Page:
Domestic Violence (Respectful Relationships)

Domestic and family violence relates to a range of behaviours, such as physical, sexual, emotional, or economic abuse, as well as stalking, harassing, threatening, kidnapping, or damaging others person or property [1]. Women and children are often the most at risk of domestic and family violence, but anyone can be a victim of this type of violence. Domestic and family violence most often occurs within intimate relationships, but can also occur with family members, non-family members living in the same household, people in care situations, and within non-family kinship relations [1].

To reduce the likelihood of domestic and family violence occurring, education on respectful relationships must occur from an early age [2]. Respectful relationships are characterized by mutual respect, trust, and consideration. In a respectful relationship, both parties feel valued and heard, and work together to resolve conflicts in a constructive and non-violent way [3]. This can include things like active listening, open and honest communication, and setting and respecting boundaries [4]. Additionally, in a respectful relationship, both parties are free to be themselves and to pursue their own interests and goals.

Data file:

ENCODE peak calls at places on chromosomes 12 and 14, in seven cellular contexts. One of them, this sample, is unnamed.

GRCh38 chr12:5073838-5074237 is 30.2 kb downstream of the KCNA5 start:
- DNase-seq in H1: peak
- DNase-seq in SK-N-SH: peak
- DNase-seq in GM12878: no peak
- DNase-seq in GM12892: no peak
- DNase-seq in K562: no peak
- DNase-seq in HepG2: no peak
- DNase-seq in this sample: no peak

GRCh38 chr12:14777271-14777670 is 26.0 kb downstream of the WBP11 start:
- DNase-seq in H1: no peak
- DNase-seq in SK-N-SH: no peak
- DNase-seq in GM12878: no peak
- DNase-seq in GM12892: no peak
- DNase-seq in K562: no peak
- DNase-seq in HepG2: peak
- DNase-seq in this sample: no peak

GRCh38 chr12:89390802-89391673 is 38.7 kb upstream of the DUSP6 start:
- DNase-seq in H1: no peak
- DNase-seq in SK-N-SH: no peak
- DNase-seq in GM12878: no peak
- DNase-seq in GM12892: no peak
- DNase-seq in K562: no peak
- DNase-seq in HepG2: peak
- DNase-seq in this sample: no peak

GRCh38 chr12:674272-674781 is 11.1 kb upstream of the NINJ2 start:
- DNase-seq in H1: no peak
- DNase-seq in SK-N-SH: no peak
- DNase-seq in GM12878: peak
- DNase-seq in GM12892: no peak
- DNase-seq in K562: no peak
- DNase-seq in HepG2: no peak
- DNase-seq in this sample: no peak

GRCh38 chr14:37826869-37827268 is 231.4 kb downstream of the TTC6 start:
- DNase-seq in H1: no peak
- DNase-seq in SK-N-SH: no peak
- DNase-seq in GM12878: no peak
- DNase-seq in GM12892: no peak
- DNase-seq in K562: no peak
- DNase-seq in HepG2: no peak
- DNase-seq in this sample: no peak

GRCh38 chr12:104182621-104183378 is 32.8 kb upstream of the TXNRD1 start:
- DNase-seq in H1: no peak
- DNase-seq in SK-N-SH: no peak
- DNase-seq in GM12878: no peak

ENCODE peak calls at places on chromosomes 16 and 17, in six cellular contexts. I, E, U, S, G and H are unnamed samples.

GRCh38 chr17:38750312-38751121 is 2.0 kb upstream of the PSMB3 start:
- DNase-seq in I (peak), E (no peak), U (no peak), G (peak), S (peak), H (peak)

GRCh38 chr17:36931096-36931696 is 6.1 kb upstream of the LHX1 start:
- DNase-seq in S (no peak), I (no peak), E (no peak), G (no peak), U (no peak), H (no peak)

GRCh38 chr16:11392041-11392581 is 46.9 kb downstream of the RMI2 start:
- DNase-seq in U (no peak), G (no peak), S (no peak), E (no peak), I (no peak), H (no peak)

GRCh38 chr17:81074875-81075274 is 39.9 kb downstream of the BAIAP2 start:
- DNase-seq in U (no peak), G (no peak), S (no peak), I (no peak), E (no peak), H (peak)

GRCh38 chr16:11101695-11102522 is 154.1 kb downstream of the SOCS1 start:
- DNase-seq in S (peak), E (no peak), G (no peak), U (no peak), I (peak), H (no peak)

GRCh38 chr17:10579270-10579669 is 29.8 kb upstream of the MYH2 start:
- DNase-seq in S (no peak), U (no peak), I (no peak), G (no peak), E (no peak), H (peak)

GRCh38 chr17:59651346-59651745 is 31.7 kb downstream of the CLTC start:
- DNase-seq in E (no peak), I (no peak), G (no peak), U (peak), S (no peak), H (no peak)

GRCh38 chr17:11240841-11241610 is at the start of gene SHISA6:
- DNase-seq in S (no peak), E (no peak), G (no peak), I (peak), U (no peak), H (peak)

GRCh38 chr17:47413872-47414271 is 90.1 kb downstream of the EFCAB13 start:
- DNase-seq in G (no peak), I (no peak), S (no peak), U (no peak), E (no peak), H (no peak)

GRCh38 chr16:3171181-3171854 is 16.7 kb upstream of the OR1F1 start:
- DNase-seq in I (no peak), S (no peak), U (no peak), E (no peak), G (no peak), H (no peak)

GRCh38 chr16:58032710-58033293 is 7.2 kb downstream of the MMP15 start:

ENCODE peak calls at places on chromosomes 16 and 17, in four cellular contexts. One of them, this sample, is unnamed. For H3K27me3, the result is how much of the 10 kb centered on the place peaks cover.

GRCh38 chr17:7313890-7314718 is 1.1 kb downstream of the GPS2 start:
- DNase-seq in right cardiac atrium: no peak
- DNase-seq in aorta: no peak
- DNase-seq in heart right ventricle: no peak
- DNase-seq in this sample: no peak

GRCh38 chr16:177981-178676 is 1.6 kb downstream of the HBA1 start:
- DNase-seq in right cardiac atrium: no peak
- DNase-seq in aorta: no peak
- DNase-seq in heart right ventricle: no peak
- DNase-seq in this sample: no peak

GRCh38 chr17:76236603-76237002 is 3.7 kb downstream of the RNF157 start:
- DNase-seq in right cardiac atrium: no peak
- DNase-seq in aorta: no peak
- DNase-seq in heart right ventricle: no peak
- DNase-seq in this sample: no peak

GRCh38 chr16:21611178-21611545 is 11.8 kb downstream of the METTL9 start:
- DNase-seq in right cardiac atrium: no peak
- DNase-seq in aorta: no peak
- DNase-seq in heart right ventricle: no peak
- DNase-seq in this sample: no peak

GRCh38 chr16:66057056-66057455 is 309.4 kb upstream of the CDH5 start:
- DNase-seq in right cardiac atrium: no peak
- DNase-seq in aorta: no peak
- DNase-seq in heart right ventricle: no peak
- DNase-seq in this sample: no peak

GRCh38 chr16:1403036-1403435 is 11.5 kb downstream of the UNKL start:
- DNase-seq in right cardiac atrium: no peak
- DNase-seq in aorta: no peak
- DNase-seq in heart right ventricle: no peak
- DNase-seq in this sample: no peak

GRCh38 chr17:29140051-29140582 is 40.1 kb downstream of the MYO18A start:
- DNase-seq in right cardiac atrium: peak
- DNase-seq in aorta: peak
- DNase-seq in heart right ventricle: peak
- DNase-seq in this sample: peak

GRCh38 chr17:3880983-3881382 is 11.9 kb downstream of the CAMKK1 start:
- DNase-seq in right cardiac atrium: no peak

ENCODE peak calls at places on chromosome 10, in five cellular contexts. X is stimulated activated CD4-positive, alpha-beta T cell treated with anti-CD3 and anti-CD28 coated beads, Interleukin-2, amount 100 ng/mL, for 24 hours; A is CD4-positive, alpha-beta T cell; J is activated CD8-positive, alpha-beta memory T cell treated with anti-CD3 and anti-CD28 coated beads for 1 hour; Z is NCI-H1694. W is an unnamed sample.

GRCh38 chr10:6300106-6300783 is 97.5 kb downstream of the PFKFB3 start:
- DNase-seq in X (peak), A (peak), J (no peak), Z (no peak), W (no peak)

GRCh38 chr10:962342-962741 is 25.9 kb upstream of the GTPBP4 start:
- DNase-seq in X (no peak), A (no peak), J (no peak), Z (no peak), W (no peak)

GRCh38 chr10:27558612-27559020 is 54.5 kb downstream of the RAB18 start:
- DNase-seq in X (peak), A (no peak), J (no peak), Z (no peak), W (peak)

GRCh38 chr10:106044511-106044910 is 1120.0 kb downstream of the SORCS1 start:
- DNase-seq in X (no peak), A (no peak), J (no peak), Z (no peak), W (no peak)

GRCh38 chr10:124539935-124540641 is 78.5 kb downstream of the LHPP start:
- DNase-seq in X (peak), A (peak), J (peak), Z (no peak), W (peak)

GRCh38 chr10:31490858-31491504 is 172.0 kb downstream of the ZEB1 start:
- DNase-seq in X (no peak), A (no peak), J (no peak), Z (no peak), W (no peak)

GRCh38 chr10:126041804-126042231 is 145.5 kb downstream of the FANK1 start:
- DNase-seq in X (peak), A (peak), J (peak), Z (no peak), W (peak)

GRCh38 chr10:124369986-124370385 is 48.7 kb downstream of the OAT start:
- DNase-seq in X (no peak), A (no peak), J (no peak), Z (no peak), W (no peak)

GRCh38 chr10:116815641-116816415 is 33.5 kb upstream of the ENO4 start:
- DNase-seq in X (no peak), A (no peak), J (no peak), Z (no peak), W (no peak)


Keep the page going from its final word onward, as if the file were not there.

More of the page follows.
For more information on domestic violence and respectful relationships, please visit the following websites:

Research and reports relating to domestic violence and respectful relationships can be found below:


1.Communities and Justice. What is domestic and family violence? . 2021; Available from:

2.Education NSW. Evidence based practice 2023; Available from:

3.Walker, J., Resolving classroom conflicts non-violently, in Bullying. 2017, Routledge. p. 130-142.

4.Flood, M., L. Fergus, and M. Heenan, Respectful relationships education: Violence prevention and respectful relationships education in Victorian secondary schools. 2009.